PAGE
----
Dandy in the Underworld

dandyI was deeply saddened a few weeks ago when I heard Sebastian Horsley had died.  I never met him but I saw him once in Soho, just walking down the street doing his thing.  The show based on his life currently playing at the Soho Theatre was based on this book, his autobiography, and so I decided that it was only right that I pick up and read this book as soon as possible.  Out of respect.  Plus, I wasn’t about to cook up a speedball of coke and heroin in his honor, so the book would have to do.

The last page of the book says “there comes a time in every person’s life when they realize they adore me.  Yours has come.”  and its true.  I wanted to hate Horsley at times in this book – for his destructive nature and for his unbelievably arrogant tone – but I never could.  I found the story of his life at times more revolting than anything else I’ve ever read – yeah, those who went to Geek Love looking for a gross-out ought to investigate this book – but I still liked Horsley.  I wanted him to save himself and when you realize that he can’t, you simply smile and incline your head and pick out your best shirt to wear the next day.

Someone mentioned, in a retrospective on the show (still playing, I believe), that some of the lines were eerie now that Horsley has passed.  Very true.  He talks a lot about death and suicide and overdosing and all of that.  But he doesn’t seem ready, at the end.  Hence our surprise when he was found having OD’d – it wasn’t suicide but it was horrible and sad nonetheless.  He was a man who had tried many things and somehow managed to bring the spirit of the late 17th and early 18th centuries to modern times.  He was truly a dandy.  I may have pretensions to being one at times – I dress a little outrageously sharp at times, I have a sword cane, etc – but he was the real deal.  This book shows you how fucked up that meant he was – but you can’t deny that the man had fun.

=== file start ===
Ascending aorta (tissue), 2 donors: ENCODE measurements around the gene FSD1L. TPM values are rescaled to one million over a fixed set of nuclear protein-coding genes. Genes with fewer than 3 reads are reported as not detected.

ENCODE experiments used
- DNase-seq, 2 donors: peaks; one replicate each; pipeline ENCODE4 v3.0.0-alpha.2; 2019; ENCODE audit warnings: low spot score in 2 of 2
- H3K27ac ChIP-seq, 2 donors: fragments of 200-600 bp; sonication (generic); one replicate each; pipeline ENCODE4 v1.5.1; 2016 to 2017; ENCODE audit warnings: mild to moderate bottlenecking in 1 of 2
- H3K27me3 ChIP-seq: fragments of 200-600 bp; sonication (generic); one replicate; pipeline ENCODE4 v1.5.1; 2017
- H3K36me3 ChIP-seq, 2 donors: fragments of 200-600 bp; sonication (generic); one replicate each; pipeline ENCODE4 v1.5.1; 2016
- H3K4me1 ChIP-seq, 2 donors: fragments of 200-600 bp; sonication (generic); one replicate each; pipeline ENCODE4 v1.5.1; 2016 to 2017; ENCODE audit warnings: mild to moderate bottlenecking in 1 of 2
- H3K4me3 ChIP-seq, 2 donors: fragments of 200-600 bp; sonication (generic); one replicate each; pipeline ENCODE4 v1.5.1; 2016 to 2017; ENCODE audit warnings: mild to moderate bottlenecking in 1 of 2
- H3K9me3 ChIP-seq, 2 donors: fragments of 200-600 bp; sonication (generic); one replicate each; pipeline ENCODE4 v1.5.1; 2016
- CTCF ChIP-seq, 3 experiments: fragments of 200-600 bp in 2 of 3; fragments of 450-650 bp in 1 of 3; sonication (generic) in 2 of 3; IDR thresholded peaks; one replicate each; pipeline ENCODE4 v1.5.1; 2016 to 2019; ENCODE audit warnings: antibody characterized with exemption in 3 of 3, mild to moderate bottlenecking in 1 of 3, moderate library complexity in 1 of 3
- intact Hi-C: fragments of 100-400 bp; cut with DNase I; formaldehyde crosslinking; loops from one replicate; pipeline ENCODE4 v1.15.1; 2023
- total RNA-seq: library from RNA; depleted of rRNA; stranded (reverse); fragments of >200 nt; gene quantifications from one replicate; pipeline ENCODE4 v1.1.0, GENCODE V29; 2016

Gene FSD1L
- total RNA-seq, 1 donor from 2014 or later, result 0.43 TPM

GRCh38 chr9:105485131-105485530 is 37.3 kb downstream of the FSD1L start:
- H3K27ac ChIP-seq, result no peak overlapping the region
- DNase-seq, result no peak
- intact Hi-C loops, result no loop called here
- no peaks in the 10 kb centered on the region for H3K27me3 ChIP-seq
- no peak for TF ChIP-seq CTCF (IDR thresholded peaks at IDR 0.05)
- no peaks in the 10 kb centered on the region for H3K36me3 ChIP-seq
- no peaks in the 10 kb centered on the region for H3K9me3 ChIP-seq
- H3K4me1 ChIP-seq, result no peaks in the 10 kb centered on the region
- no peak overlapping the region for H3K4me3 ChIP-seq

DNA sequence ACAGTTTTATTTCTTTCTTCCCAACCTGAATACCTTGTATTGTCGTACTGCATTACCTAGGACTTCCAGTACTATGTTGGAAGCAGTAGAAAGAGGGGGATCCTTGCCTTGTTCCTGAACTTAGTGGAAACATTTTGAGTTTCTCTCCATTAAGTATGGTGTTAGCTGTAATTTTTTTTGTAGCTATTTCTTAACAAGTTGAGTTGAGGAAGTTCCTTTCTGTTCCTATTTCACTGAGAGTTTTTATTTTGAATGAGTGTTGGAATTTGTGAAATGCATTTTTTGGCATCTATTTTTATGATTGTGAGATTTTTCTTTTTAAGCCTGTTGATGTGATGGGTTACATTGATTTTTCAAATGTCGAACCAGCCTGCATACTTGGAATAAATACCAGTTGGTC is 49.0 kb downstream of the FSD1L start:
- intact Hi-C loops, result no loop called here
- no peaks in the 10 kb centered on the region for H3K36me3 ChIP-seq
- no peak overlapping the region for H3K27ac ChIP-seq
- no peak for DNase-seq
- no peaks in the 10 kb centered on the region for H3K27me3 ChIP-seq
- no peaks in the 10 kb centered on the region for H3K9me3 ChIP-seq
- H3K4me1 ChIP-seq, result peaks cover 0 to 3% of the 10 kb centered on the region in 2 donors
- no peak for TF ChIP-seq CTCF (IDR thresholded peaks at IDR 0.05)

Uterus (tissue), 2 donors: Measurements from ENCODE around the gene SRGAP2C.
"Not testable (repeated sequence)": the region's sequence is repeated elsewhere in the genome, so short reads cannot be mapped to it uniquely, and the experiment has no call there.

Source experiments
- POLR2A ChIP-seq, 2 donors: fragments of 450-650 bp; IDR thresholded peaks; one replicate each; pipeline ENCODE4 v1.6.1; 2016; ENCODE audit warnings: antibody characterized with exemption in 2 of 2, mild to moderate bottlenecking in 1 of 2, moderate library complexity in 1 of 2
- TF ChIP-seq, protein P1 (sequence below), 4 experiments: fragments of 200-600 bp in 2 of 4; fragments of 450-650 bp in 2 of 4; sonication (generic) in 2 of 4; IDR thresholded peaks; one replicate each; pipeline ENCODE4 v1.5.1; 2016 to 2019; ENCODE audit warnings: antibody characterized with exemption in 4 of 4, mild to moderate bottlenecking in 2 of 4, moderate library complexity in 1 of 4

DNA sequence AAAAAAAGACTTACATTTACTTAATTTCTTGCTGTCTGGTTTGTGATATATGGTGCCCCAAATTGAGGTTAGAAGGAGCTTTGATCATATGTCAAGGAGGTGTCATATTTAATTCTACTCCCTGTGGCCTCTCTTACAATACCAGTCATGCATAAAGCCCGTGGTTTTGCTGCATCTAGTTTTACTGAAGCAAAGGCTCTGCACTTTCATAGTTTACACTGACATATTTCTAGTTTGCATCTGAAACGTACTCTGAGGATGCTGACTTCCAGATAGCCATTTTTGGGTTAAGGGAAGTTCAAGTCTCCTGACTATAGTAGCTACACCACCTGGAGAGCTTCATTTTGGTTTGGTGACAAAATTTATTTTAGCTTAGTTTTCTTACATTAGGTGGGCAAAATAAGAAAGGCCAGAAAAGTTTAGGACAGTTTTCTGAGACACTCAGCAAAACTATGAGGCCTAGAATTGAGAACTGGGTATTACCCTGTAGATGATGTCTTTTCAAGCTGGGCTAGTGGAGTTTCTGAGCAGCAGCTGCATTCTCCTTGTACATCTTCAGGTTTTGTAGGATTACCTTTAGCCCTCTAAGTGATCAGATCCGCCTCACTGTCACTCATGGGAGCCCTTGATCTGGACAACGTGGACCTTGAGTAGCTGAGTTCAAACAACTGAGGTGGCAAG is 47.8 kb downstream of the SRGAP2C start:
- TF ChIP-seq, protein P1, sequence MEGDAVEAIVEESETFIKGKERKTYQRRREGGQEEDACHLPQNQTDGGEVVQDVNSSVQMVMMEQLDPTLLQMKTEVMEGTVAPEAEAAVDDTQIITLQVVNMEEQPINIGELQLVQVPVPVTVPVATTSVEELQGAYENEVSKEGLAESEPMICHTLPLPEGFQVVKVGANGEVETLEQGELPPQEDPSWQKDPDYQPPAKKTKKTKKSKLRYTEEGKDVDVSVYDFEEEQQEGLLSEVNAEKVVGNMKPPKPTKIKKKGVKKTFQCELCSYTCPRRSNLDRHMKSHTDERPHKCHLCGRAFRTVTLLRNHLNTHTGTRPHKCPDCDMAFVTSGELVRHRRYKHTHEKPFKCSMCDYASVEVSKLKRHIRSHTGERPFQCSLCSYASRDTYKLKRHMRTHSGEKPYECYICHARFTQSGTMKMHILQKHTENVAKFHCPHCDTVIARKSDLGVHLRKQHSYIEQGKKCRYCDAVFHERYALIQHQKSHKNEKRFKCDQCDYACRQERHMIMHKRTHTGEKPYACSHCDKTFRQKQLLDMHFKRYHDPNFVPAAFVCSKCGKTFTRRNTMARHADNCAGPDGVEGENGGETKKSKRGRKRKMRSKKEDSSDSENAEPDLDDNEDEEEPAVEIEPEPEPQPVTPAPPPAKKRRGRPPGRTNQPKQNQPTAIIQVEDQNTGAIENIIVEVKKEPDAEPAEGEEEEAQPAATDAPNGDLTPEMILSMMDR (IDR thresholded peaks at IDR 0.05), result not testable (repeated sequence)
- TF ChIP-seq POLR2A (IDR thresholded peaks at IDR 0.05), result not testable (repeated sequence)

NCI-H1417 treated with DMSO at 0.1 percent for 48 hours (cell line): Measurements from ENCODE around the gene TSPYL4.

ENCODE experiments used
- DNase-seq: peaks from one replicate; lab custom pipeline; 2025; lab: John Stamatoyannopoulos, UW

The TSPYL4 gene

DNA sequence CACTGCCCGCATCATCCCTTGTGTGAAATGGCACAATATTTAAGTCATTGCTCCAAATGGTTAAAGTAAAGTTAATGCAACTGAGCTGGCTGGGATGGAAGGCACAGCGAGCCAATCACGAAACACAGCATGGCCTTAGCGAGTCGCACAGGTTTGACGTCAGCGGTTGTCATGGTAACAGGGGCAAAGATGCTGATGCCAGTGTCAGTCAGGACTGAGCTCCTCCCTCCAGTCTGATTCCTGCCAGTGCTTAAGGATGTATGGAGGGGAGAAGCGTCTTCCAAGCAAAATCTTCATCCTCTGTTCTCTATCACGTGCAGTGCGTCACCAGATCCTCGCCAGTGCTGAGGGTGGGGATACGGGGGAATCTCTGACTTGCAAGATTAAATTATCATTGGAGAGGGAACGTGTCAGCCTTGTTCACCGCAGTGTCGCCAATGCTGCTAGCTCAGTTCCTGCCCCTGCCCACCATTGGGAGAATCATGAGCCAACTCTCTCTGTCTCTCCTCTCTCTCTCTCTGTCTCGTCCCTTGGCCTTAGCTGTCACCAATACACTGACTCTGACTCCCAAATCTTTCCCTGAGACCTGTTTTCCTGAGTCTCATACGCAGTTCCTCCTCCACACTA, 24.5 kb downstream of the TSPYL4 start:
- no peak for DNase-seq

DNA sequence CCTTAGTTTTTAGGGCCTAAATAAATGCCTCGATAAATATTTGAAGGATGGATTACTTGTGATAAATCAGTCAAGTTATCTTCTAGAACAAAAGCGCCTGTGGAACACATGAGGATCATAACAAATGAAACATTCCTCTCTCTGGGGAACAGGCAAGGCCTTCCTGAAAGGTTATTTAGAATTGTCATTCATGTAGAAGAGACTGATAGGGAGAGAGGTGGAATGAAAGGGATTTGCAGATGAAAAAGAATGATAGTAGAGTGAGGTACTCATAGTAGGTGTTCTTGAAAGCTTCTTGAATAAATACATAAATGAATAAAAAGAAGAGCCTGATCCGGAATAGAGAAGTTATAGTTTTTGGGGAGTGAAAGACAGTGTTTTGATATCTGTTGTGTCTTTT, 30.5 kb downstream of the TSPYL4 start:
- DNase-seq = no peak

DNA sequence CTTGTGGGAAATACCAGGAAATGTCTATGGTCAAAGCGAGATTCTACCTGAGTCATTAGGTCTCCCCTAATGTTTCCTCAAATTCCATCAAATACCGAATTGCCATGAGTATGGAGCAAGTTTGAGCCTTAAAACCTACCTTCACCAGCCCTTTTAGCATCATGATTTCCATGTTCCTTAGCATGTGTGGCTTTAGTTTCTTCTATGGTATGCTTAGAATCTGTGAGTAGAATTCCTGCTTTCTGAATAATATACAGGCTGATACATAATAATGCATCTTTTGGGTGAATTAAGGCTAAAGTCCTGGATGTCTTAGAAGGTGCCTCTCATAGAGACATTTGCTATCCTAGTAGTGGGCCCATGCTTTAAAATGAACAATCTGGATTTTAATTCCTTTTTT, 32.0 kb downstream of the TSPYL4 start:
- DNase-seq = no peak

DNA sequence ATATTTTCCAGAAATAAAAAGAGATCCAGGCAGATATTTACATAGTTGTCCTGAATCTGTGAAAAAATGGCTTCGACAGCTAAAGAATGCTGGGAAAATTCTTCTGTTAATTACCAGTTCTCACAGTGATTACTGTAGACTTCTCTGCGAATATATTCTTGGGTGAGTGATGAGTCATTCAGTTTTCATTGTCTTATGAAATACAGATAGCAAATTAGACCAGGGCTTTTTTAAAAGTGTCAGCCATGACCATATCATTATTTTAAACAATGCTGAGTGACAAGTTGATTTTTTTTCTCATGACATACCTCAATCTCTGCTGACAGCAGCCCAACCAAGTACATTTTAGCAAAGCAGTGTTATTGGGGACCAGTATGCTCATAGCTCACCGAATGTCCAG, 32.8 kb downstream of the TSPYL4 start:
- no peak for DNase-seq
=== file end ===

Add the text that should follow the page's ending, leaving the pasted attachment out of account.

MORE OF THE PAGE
The biggest problem comes, as I mentioned, from Horsley’s voice.  Jesus, he was arrogant and full of himself.  He speaks so glibly about things that you must imagine there was an underlying neurosis.  Which, of course, there was – there were many, in fact.  But despite all of the aggrandisement, I would have loved to (having now read the novel) shake his hand on the streets of Soho and watch him saunter off.  To have said that I met him.

Rating: 3.5 out of 5.  Tough to get through some of the graphic drug use, strange sexual encounters, and self-important narration… but it resolves quite nicely and there are an infinite number of brilliant and sharp quotes.  If I did drugs, Mr. Horsley, I’d have saluted you that way – but instead, I place your book reverentially on my biography shelf.  Between Louis Armstrong and Hitler.  You three ought to have a party.

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One comment

  1. Pingback: Bad News (The Patrick Melrose Novels, Book 2) « Raging Biblioholism

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